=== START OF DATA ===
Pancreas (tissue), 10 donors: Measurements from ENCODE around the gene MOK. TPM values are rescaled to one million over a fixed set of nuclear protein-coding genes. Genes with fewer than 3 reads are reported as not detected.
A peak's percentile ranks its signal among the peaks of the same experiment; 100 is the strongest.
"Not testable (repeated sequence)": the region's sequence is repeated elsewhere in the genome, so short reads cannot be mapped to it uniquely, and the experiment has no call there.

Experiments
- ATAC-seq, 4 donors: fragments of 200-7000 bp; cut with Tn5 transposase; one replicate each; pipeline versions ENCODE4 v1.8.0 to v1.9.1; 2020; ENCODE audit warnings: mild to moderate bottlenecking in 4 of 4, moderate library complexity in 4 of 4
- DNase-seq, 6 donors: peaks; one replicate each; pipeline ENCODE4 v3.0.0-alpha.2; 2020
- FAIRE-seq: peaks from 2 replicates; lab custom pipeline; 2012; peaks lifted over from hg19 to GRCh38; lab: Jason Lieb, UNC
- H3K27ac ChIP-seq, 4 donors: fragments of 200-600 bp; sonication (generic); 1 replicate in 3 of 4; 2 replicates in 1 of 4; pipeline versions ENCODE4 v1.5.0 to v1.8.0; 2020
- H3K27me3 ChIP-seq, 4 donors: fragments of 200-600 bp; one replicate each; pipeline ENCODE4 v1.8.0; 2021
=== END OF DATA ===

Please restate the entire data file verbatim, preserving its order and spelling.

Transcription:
Pancreas (tissue), 10 donors: Measurements from ENCODE around the gene MOK. TPM values are rescaled to one million over a fixed set of nuclear protein-coding genes. Genes with fewer than 3 reads are reported as not detected.
A peak's percentile ranks its signal among the peaks of the same experiment; 100 is the strongest.
"Not testable (repeated sequence)": the region's sequence is repeated elsewhere in the genome, so short reads cannot be mapped to it uniquely, and the experiment has no call there.

Experiments
- ATAC-seq, 4 donors: fragments of 200-7000 bp; cut with Tn5 transposase; one replicate each; pipeline versions ENCODE4 v1.8.0 to v1.9.1; 2020; ENCODE audit warnings: mild to moderate bottlenecking in 4 of 4, moderate library complexity in 4 of 4
- DNase-seq, 6 donors: peaks; one replicate each; pipeline ENCODE4 v3.0.0-alpha.2; 2020
- FAIRE-seq: peaks from 2 replicates; lab custom pipeline; 2012; peaks lifted over from hg19 to GRCh38; lab: Jason Lieb, UNC
- H3K27ac ChIP-seq, 4 donors: fragments of 200-600 bp; sonication (generic); 1 replicate in 3 of 4; 2 replicates in 1 of 4; pipeline versions ENCODE4 v1.5.0 to v1.8.0; 2020
- H3K27me3 ChIP-seq, 4 donors: fragments of 200-600 bp; one replicate each; pipeline ENCODE4 v1.8.0; 2021